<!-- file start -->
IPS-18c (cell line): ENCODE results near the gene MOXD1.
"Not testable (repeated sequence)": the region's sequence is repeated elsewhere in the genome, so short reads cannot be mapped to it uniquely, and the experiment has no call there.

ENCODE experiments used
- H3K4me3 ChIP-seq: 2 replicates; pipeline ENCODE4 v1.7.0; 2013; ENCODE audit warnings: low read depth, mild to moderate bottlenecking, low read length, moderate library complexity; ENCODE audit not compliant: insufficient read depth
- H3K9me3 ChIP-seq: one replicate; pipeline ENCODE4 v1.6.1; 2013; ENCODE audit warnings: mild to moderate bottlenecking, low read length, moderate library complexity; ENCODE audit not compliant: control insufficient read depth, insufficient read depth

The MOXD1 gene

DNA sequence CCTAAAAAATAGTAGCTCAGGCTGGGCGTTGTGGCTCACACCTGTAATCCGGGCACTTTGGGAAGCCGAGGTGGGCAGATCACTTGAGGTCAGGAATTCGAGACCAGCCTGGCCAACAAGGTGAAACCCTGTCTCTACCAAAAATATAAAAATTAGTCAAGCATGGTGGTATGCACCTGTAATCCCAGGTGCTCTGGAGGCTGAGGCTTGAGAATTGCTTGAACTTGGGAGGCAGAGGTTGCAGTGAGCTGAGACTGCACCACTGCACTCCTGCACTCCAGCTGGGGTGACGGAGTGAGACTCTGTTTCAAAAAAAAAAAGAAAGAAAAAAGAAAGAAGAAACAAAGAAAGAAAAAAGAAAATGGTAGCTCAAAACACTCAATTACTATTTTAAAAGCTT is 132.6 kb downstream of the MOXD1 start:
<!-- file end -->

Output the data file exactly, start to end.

IPS-18c (cell line): ENCODE results near the gene MOXD1.
"Not testable (repeated sequence)": the region's sequence is repeated elsewhere in the genome, so short reads cannot be mapped to it uniquely, and the experiment has no call there.

ENCODE experiments used
- H3K4me3 ChIP-seq: 2 replicates; pipeline ENCODE4 v1.7.0; 2013; ENCODE audit warnings: low read depth, mild to moderate bottlenecking, low read length, moderate library complexity; ENCODE audit not compliant: insufficient read depth
- H3K9me3 ChIP-seq: one replicate; pipeline ENCODE4 v1.6.1; 2013; ENCODE audit warnings: mild to moderate bottlenecking, low read length, moderate library complexity; ENCODE audit not compliant: control insufficient read depth, insufficient read depth

The MOXD1 gene

DNA sequence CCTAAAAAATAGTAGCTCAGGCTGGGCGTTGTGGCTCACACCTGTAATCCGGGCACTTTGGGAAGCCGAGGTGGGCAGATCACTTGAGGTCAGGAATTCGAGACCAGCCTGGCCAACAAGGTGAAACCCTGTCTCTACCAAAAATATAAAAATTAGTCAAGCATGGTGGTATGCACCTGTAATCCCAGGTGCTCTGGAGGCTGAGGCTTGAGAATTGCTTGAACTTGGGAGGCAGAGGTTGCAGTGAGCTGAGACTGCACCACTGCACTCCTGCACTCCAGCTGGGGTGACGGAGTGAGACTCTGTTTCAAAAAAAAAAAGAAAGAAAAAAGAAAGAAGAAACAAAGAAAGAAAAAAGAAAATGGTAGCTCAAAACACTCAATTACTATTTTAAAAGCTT is 132.6 kb downstream of the MOXD1 start: